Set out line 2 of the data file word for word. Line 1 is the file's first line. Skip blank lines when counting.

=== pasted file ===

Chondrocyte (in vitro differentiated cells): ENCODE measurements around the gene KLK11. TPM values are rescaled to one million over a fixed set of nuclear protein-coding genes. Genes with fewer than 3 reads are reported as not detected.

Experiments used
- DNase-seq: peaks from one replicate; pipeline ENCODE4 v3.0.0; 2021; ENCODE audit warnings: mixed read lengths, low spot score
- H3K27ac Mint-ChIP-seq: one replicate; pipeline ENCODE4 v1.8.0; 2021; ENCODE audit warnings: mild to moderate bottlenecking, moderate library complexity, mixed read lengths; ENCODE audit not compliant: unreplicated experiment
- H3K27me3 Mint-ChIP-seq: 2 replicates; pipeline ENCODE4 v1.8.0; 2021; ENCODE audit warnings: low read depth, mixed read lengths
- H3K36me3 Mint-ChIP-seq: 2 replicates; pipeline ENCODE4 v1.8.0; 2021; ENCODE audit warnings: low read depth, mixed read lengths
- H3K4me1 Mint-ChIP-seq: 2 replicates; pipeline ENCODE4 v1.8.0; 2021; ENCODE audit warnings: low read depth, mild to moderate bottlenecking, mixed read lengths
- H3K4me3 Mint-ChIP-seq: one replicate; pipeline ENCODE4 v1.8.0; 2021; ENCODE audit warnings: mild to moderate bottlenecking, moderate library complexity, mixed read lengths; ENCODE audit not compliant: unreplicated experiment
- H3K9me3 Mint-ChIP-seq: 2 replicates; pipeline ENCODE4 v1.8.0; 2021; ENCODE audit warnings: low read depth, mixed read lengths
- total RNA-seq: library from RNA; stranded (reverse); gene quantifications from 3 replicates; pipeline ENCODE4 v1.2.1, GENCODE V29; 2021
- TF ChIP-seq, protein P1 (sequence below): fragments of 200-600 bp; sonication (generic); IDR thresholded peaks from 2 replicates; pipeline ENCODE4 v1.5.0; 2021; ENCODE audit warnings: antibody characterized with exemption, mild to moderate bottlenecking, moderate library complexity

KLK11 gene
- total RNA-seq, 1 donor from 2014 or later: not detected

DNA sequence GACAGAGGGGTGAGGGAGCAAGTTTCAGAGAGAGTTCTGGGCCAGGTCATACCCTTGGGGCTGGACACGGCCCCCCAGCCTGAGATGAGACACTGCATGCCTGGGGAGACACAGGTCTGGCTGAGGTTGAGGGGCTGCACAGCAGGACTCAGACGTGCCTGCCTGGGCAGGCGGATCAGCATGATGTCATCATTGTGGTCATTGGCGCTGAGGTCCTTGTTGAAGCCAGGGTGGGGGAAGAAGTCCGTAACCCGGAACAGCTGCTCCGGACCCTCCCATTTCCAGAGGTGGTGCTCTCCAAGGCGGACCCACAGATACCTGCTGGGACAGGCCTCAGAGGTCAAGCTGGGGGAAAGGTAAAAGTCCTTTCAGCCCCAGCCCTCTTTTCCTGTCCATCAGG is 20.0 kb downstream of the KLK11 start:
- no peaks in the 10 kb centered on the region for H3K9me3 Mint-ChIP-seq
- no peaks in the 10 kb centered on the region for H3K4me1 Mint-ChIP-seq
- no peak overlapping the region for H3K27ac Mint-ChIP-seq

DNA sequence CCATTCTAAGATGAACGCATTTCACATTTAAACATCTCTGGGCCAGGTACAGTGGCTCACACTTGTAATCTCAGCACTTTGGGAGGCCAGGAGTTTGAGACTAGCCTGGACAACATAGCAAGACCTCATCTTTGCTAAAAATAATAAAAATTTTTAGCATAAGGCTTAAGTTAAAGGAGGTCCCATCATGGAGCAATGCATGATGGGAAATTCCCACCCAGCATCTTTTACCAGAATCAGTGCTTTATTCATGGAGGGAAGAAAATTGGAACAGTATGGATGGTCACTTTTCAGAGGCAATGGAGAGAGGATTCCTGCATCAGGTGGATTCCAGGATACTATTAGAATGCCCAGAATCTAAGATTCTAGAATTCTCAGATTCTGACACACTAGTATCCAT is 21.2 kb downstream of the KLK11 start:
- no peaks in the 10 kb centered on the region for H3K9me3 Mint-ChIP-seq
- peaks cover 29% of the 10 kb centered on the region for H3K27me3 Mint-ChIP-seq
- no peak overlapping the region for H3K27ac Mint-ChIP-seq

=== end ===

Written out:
Experiments used